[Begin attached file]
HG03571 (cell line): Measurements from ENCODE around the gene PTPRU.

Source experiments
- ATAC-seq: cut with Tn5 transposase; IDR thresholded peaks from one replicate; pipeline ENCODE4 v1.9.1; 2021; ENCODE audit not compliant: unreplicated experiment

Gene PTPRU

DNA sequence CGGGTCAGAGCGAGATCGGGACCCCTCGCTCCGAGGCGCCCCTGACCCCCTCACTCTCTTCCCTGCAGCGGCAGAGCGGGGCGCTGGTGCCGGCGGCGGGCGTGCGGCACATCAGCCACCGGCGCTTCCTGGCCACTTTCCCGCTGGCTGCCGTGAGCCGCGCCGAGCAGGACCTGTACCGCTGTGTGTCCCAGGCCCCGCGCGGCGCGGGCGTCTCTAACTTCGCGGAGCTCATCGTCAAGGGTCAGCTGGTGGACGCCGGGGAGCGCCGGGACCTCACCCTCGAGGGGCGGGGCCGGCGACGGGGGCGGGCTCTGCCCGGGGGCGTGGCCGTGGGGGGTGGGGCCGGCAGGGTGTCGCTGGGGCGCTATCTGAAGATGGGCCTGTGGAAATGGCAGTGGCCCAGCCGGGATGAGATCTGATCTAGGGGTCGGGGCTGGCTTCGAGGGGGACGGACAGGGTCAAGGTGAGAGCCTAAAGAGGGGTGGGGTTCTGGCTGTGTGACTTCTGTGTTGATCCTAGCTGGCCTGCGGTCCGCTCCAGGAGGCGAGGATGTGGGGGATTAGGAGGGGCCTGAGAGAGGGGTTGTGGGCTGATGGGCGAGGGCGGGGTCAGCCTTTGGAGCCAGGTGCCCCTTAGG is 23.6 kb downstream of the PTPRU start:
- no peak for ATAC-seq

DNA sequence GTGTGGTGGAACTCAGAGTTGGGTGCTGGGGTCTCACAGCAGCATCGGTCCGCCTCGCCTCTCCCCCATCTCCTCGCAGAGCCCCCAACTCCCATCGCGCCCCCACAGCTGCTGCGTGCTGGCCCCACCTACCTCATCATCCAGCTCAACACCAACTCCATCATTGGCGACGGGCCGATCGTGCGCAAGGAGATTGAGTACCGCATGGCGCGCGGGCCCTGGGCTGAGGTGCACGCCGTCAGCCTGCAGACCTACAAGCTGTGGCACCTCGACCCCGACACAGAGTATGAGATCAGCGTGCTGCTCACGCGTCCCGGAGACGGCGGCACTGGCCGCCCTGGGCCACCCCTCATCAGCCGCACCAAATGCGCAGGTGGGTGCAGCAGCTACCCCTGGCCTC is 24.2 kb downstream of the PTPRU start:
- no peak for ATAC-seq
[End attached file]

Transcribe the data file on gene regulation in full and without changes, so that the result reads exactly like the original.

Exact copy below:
HG03571 (cell line): Measurements from ENCODE around the gene PTPRU.

Source experiments
- ATAC-seq: cut with Tn5 transposase; IDR thresholded peaks from one replicate; pipeline ENCODE4 v1.9.1; 2021; ENCODE audit not compliant: unreplicated experiment

Gene PTPRU

DNA sequence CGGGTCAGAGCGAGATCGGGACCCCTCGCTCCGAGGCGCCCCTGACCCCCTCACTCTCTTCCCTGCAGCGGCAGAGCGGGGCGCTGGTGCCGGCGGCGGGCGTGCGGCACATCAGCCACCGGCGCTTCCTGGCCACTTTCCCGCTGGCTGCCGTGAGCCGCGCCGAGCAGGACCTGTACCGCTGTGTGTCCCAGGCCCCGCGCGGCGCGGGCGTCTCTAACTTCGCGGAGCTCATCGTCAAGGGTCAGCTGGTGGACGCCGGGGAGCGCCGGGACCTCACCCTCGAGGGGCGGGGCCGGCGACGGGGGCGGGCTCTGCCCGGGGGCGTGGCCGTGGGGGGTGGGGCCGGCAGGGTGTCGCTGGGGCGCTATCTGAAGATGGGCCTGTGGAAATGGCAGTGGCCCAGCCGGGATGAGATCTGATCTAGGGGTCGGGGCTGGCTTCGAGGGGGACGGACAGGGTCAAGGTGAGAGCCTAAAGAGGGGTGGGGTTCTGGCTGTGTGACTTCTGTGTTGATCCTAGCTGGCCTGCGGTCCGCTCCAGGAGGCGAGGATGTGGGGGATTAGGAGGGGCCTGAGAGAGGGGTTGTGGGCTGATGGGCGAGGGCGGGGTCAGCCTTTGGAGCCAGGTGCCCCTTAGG is 23.6 kb downstream of the PTPRU start:
- no peak for ATAC-seq

DNA sequence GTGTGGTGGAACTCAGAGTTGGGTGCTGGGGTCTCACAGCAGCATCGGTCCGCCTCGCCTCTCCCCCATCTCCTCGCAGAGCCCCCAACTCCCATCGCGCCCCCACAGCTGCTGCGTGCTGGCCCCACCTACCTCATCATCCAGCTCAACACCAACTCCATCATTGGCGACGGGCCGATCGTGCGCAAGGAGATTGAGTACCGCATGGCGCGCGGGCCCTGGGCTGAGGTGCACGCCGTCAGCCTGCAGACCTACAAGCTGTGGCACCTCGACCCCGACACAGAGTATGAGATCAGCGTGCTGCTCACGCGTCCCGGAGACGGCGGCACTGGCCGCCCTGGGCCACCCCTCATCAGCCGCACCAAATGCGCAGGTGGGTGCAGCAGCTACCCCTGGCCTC is 24.2 kb downstream of the PTPRU start:
- no peak for ATAC-seq